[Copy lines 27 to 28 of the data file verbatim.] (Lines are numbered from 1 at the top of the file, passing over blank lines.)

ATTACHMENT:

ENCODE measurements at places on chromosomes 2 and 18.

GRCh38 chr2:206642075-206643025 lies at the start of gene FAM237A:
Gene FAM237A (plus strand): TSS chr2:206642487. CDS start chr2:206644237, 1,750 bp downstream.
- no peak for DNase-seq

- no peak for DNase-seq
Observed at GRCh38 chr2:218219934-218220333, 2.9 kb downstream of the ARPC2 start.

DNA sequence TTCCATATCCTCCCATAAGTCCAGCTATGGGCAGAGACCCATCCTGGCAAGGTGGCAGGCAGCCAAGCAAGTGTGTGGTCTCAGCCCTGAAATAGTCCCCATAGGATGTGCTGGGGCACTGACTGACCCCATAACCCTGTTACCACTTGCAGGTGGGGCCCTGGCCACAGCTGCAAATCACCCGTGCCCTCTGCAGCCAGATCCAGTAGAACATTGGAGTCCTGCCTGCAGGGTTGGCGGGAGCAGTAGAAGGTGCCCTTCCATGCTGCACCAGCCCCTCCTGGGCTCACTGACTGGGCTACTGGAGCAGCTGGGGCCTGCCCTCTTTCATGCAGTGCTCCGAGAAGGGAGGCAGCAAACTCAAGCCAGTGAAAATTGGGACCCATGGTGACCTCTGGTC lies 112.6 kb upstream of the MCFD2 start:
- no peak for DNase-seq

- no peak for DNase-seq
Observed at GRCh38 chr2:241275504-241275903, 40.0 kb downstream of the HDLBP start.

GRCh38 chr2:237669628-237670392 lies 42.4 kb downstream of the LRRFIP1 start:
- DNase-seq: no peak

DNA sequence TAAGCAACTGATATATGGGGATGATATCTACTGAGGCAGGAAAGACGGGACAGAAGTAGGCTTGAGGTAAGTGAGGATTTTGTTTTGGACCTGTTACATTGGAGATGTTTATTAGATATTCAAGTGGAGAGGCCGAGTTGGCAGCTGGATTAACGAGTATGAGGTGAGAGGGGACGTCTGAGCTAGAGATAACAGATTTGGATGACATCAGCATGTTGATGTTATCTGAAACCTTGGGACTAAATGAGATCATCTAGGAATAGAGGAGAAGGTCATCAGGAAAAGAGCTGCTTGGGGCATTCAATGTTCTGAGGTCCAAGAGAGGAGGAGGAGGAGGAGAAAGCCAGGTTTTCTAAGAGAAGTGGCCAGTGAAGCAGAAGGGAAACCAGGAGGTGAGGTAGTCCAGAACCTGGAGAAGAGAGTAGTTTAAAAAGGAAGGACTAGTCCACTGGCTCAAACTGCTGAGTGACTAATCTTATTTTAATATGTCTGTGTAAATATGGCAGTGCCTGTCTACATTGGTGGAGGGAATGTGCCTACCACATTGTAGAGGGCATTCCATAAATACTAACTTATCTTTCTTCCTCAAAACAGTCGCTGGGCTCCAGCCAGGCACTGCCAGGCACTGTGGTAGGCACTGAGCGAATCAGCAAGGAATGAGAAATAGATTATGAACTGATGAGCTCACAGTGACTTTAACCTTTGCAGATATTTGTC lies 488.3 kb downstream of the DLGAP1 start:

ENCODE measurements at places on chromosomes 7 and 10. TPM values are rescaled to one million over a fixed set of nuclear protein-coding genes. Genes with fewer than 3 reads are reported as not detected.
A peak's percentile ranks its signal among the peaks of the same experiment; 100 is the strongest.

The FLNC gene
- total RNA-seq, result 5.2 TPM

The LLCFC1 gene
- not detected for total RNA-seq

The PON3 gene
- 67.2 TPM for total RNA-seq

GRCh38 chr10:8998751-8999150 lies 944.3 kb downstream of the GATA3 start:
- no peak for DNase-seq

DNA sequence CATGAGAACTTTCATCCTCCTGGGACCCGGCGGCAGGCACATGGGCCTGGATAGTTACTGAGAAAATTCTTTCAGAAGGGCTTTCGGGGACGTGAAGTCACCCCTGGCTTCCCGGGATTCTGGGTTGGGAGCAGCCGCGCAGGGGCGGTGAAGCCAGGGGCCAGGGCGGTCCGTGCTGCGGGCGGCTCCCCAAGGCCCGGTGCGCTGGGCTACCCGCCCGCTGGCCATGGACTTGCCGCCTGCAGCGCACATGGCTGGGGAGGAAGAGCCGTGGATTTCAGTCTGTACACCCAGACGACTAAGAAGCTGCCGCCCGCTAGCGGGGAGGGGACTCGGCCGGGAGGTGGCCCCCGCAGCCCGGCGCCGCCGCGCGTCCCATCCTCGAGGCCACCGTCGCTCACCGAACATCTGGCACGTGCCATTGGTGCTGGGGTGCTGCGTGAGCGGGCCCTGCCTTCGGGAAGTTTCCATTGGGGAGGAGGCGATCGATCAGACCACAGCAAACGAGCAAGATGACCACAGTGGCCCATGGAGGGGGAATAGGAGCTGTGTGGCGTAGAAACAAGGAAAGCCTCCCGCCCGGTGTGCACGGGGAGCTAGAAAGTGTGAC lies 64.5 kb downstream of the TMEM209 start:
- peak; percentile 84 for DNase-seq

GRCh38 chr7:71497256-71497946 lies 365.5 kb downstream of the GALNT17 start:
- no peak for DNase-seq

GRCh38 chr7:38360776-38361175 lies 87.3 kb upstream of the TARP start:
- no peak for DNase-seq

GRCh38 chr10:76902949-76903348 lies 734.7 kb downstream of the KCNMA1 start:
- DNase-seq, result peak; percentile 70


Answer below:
- no peak for DNase-seq

GRCh38 chr7:38360776-38361175 lies 87.3 kb upstream of the TARP start: